The UN consultations on the post-2015 development framework are focused on what the UN Millennium campaign aptly calls, “The World We Want.” What do we want to achieve in a generation? What do we want to achieve in our lifetime?
With so many voices and opinions, it’s not surprising that the gaps of the current Millennium Development Goals agenda are the central concern. But the focus in 2015 should not be only on the gaps. It should also be on the fact that we can achieve a more ambitious agenda and will – if we break the discussion out of development circles and make the post-2015 framework a top foreign policy priority for all world leaders when they meet at the UN in September 2015.
Did we achieve the MDGs in 15 years? No, but despite tsunamis, devastating earthquakes and the global financial crisis, the number of people living in extreme poverty has fallen in every developing region. We did meet the MDG targets on reducing poverty and safe drinking water five years ahead of schedule despite world population growth.
World Bank President Dr. Jim Young Kim has said that ending extreme poverty is possible by 2030. We agree. To put the dollar requirements in perspective: UNESCO calculates that US$16 billion annually is needed to achieve basic education targets in low-income countries – less than the $22 billion that Canada’s military alone spent in Afghanistan in 2011. For its part, the UN Food and Agriculture Organization says US$30 billion per year is needed to end world hunger – that’s US$23 billion less than Americans spent on their pets in 2012, according to market research firm Euromonitor International.
Yes, ending poverty in all its forms is within reach. But to get there, we need a broader view of development assistance, one that moves beyond the idea of aid as charity to recognizing that aid focused on poverty alleviation in a globalized world is not only the right thing to do but a fundamental investment in our shared security, prosperity and growth. The recent CIDA/DFAIT merger is an opportunity to bring the federal government’s full comprehensive weight behind achieving these basic development goals.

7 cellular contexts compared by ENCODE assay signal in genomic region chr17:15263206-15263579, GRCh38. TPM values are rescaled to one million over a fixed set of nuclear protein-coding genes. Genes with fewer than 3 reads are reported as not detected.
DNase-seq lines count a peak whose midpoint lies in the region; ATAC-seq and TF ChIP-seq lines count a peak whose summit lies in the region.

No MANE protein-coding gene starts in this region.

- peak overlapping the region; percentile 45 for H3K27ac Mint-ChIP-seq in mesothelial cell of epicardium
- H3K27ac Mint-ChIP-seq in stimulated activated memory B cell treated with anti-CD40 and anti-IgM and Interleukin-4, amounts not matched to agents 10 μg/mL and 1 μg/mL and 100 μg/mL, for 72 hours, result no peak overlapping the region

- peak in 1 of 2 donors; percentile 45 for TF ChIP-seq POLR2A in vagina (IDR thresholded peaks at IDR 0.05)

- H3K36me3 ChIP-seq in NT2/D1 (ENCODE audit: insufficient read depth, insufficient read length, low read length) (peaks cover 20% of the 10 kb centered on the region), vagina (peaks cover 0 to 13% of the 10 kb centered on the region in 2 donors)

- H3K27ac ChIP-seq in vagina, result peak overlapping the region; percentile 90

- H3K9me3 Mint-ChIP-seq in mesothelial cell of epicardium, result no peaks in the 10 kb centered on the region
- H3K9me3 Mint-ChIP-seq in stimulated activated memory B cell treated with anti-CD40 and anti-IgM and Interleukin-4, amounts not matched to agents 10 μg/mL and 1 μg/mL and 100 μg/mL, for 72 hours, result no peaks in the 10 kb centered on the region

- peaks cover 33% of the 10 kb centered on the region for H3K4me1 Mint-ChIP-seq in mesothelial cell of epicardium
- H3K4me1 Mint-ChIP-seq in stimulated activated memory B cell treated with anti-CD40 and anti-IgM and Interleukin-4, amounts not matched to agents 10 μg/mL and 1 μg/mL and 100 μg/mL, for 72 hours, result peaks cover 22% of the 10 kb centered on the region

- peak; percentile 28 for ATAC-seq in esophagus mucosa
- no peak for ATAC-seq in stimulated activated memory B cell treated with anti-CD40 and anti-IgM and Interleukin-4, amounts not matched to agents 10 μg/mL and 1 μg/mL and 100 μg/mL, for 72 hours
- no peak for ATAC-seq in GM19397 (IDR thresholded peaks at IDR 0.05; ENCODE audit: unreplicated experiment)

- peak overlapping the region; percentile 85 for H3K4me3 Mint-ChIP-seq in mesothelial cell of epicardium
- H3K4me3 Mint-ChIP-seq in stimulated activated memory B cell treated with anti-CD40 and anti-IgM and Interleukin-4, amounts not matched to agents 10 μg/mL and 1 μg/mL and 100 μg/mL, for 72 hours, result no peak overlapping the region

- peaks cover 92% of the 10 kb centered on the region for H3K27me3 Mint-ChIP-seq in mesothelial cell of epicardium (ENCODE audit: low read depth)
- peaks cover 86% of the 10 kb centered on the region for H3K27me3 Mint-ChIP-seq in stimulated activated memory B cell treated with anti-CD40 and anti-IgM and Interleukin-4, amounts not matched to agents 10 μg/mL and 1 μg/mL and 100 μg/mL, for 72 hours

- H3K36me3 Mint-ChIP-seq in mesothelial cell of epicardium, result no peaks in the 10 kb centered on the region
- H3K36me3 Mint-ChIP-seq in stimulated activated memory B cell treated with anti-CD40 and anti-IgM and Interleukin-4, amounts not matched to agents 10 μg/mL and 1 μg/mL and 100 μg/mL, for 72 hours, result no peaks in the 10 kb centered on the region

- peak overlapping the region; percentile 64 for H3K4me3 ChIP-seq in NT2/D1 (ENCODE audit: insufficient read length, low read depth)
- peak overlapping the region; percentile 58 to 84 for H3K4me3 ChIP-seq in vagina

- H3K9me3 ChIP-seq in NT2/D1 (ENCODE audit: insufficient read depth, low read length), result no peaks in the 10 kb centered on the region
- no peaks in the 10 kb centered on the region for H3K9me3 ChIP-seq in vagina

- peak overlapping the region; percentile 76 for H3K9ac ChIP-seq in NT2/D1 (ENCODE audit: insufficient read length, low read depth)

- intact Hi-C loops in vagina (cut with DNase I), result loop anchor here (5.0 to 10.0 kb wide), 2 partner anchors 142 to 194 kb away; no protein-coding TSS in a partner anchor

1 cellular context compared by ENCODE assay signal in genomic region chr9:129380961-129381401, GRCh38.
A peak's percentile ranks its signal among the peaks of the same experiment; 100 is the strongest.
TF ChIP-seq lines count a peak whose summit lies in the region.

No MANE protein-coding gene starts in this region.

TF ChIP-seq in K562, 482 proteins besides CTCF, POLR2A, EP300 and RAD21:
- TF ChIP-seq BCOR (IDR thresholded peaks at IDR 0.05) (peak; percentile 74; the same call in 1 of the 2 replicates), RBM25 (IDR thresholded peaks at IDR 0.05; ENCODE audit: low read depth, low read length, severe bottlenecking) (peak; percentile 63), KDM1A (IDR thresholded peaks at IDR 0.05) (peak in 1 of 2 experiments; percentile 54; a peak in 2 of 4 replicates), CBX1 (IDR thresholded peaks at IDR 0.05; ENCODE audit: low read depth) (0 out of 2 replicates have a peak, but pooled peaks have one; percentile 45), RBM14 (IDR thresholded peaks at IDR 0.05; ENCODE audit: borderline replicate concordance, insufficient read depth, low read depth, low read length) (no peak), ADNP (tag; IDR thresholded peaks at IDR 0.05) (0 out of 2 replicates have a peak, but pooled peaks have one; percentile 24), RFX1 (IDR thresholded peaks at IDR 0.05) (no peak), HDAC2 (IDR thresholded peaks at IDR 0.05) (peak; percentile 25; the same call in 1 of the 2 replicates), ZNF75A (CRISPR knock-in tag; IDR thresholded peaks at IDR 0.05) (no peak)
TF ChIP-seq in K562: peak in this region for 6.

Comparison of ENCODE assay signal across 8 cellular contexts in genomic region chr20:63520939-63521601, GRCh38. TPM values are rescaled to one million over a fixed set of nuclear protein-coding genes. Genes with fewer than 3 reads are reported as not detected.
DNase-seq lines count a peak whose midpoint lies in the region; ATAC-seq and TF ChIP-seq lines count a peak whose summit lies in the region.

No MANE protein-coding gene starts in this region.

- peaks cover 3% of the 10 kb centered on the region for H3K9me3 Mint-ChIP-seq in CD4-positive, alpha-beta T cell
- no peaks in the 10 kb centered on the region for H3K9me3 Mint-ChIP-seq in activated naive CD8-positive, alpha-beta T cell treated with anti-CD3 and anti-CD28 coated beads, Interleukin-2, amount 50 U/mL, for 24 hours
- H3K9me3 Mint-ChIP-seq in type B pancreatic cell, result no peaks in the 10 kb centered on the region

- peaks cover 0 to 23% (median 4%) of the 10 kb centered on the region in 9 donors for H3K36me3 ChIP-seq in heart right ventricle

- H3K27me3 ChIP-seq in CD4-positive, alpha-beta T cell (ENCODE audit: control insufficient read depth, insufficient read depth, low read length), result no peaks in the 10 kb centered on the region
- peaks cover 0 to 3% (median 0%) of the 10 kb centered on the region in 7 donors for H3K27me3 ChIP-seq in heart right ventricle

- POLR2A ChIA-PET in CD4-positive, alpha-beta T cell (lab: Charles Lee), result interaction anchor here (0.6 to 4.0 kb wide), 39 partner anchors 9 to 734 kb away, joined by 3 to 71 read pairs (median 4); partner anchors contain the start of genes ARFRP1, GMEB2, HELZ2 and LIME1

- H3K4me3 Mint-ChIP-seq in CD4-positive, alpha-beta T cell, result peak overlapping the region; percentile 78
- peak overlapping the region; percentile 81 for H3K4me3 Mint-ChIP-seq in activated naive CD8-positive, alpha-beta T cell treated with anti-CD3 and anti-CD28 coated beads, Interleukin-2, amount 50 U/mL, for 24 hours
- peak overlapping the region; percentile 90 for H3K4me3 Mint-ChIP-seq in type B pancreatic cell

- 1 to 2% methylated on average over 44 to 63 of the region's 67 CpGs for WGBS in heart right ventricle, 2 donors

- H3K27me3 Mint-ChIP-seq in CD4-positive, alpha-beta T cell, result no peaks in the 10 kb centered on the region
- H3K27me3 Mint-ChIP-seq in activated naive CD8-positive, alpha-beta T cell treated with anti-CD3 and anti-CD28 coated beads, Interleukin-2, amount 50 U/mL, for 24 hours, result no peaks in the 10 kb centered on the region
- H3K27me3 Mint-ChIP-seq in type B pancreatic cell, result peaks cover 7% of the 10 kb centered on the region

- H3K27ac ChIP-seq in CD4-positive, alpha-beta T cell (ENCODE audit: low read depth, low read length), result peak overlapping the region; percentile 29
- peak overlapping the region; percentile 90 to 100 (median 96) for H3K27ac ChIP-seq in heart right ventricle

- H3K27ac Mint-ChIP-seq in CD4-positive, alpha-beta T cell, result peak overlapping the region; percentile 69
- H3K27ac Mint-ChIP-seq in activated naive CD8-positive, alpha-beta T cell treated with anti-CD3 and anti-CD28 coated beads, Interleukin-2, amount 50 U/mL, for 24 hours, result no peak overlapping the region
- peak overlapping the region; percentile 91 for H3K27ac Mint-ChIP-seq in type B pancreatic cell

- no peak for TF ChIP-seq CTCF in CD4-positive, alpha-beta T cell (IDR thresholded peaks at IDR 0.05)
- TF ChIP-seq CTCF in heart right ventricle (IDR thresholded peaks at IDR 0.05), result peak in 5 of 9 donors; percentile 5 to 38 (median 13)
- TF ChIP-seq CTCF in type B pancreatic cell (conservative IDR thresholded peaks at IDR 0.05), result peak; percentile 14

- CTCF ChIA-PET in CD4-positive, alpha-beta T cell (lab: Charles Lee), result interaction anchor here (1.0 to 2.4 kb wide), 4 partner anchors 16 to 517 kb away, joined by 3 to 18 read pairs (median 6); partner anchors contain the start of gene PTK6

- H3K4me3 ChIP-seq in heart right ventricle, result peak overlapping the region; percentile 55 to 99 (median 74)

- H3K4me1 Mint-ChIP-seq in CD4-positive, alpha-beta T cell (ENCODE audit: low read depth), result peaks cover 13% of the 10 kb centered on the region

So how can it be done? As a child-focused agency, we believe that the condition of children and young people is both a marker and a maker of community development.
First, as many aid experts advocate, the new post-MDG framework must tackle directly the inequalities of opportunity and outcome that persist within and between countries. Indeed, the post-MDG agenda should aim to reach the poorest and most vulnerable, especially children. Seventy-five years of development experience have shown that when you boost those at the bottom of the social and economic ladder, particularly girls, you unlock the key to benefits accruing to families, communities and entire nations.
Second, the post-2015 agenda needs to address violence against children, with specific targets for their protection and care. Even as we debate next steps in conference rooms, millions of girls and boys are trafficked on the streets, coerced into early marriage and sexually violated. Millions more are forced to work from early childhood in dangerous and hazard-filled environments. The post-2015 agenda must galvanize the development community to ensure all children live free from fear.
Canada, having carved out a leadership role in this area, can make a significant contribution by insisting that child protection be explicitly included in the post-2015 agenda, with clear targets and indicators aimed at strengthening child protection systems at the local and national levels.
Finally, we welcome Canada’s focus on aid accountability. Yet we must view accountability broadly, not just in terms of the value of taxpayer dollars spent, but through greater democratic participation by the poor themselves to hold all of us accountable. Any new framework should provide for locally led and transparent mechanisms to monitor progress on the ground.
Discussions to date suggest that we are getting some key pieces right: we strongly welcome moves for a standalone goal of gender equality, as well as the inclusion of specific targets to end child marriage and prevent all forms of violence against girls and women.
The work ahead will be more complex and challenging than when the MDGs were first established. Now, we are dealing with the poorest nations and the poorest regions within countries. Progress requires forceful commitment in 2014 to start making headway in 2015 toward the world we want and that everyone deserves.